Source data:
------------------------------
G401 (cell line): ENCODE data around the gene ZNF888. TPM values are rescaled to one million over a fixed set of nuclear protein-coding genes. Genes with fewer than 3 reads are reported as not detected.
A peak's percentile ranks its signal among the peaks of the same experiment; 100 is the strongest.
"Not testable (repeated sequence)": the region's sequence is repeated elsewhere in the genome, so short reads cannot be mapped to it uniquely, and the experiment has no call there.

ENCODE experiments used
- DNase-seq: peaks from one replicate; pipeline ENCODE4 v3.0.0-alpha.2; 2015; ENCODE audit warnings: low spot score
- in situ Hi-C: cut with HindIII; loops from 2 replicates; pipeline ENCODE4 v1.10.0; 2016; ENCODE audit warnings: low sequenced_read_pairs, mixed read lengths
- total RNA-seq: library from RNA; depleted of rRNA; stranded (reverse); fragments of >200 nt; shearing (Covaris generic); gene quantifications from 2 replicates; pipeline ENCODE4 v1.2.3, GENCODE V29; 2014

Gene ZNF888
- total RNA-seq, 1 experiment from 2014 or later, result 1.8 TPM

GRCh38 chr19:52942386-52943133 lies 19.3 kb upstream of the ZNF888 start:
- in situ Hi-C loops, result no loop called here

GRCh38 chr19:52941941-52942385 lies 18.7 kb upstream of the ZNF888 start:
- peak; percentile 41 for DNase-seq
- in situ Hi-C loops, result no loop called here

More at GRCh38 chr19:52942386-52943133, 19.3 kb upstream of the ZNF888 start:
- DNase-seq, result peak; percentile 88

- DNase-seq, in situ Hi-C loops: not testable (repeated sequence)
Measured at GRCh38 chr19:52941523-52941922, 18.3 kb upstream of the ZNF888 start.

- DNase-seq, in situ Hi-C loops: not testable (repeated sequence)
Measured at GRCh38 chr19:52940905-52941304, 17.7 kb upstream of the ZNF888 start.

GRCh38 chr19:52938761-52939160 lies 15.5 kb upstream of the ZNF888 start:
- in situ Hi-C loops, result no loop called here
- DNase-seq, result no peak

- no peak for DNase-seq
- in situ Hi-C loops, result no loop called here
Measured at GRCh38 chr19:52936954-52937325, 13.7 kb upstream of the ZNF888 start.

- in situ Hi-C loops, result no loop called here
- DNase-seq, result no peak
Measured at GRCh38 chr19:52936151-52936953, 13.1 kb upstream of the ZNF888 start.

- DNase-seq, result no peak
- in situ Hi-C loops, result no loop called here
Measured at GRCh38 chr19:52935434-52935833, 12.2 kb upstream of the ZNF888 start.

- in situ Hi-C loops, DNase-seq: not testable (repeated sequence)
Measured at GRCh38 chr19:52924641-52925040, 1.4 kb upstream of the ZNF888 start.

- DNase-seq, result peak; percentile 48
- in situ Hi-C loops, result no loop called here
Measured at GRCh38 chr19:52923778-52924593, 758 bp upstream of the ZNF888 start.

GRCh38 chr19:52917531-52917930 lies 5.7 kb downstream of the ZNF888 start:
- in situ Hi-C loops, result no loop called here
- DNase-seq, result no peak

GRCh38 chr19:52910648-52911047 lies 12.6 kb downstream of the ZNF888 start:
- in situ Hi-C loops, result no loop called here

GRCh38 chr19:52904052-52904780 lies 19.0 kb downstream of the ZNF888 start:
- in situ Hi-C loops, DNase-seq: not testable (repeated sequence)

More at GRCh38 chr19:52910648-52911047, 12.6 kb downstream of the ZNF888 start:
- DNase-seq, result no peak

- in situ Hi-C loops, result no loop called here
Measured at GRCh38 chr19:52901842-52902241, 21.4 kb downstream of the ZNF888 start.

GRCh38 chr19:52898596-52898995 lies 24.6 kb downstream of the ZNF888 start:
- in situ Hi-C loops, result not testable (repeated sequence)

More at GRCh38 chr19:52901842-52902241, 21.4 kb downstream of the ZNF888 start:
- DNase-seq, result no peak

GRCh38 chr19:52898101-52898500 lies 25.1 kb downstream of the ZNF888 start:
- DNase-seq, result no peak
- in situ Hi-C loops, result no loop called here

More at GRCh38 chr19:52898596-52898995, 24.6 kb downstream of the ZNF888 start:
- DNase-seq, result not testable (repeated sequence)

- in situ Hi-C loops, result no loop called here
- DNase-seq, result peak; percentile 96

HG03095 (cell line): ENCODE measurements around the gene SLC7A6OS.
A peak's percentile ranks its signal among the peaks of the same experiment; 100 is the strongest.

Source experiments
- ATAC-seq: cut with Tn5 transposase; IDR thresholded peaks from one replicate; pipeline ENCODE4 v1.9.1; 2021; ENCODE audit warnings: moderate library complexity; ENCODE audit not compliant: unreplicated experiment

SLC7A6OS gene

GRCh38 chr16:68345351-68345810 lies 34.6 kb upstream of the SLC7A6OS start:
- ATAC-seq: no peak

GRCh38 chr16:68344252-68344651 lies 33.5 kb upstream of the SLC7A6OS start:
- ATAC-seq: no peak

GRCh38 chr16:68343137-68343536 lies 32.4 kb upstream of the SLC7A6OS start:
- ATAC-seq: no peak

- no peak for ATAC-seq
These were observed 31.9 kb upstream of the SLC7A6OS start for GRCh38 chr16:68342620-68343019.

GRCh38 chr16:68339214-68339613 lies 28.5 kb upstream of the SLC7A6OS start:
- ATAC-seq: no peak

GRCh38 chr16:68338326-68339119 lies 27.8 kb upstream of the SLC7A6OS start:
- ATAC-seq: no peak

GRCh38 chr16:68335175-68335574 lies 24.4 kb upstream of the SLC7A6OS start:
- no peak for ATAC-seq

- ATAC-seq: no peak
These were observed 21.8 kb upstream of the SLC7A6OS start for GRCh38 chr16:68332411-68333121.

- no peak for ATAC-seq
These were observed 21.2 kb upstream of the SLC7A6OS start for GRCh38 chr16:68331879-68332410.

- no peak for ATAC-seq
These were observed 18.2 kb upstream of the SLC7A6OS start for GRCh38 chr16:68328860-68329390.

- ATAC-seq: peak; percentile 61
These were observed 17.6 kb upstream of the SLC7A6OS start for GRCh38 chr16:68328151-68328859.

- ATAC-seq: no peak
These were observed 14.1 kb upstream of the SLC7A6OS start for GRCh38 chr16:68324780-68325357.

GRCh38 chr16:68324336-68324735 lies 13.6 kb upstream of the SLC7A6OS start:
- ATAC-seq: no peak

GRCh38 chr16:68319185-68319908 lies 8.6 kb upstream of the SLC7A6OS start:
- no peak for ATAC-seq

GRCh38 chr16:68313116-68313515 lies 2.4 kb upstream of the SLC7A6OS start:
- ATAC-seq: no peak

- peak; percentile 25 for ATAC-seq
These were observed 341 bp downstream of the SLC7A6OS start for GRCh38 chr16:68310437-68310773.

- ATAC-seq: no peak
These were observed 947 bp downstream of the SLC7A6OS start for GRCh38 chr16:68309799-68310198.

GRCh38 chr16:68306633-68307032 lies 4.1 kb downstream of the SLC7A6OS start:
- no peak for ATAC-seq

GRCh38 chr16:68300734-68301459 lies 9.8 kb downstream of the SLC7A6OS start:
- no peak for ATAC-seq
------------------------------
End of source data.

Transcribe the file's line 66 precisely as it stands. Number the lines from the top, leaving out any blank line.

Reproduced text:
- ATAC-seq: no peak